Donald Trump’s ‘Apoplectic’ Threats No Longer Being Taken Seriously By European Allies

US President Donald Trump (front) with Foreign Secretary Dominic Raab and British Prime Minister Boris Johnson onstage during the annual Nato heads of government summit on December 4, 2019 in Watford, England.
Stefan Rousseau / Getty Images

Key European allies of the United States are reportedly no longer taking President Donald Trump’s threats seriously. After the president exploded at British Prime Minister Boris Johnson last month, apparently slamming down the phone on the U.K. leader, Business Insider reveals that foreign leaders are moving ahead with their own plans, despite Trump’s threats.

Recently, Johnson agreed to a deal with Chinese telecom company Huawei despite threats from Trump that the U.S. would withdraw from an intelligence-sharing relationship with the U.K. if he went through with the deal. The U.K. was reportedly warned prior to making the deal that “Donald Trump is watching closely.”

After hearing about the decision from Johnson during a phone call last month, Trump reportedly flew into an “apoplectic” rage and slammed down the phone. Now, it appears that other European countries are taking a similar approach when dealing with the U.S. leader.

Germany, led by Angela Merkel, appears ready to make a deal with the Chinese company, as well. After seeing Trump’s failure to follow through with his threats aimed at the U.K., it appears that other world leaders don’t feel pressure to take the president’s threats seriously, reports Business Insider. Several other countries appear poised to follow Johnson’s lead.

While Trump has argued that a deal with Huawei could compromise Western security, German leaders said they decided to back the deal because “state actors with sufficient resources can infiltrate the network of any equipment maker.”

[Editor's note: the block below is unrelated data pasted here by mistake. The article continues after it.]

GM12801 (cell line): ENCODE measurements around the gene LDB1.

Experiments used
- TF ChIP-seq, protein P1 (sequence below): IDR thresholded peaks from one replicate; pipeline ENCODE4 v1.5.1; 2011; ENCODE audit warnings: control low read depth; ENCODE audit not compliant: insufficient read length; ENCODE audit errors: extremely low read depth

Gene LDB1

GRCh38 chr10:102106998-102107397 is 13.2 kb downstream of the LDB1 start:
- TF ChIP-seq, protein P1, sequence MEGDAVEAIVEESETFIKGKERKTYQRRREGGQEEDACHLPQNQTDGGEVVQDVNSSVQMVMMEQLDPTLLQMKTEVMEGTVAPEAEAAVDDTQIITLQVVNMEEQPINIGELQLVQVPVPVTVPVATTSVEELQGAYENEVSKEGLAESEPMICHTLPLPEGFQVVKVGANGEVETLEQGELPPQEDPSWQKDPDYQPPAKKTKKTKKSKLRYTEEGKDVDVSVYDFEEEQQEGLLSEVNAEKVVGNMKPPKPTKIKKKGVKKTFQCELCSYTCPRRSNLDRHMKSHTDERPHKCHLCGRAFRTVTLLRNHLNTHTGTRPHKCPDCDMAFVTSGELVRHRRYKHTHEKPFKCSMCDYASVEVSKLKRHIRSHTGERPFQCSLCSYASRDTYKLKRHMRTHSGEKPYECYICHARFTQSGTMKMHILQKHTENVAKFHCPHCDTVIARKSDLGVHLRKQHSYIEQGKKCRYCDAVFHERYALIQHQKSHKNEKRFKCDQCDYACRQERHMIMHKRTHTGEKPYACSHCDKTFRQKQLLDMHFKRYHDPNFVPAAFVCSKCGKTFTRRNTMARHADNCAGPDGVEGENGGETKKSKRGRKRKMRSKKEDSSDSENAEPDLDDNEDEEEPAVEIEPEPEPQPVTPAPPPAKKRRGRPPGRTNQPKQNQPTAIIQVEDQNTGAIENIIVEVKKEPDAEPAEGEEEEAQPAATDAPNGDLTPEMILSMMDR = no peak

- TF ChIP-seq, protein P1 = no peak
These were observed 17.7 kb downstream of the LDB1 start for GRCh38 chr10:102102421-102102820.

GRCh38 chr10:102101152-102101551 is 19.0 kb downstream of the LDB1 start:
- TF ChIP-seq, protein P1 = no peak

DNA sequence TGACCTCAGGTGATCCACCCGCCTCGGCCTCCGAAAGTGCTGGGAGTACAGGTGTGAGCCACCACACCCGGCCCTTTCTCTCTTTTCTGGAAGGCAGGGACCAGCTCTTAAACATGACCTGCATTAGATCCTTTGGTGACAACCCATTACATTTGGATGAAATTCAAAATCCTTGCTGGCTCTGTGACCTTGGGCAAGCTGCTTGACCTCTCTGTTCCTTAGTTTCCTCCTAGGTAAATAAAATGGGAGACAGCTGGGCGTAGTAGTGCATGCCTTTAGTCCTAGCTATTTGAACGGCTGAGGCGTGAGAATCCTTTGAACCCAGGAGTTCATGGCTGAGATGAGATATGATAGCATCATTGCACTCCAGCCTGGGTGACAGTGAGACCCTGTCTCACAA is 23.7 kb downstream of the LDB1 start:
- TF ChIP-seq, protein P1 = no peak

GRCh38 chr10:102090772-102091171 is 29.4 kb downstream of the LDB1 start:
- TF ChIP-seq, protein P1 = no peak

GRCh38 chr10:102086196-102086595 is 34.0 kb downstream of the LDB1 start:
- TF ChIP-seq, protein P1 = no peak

Prominent Republicans in the U.S. have noted the failure of Trump to effectively pressure allies. Former House Speaker Newt Gingrich called it “the biggest strategic defeat for the United States since the early days of World War II.”

“I think people have got to wake up and understand this is a huge failure of our government bureaucracies to respond to a challenge we’ve seen coming,” he said.

U.S. Secretary of State Mike Pompeo said that the U.S. and the U.K. would maintain a strong relationship and no changes would be made to the intelligence-sharing deal that the two countries share, despite Trump’s anger and threats.

“I am very confident that our two nations will find a way to work together to resolve this difference,” Pompeo said.

He added that while the Chinese Communist Party was “the central threat of our time,” and any deals with Huawei by U.S. allies threatened the security of Western communications, the U.S. would stand by its allies.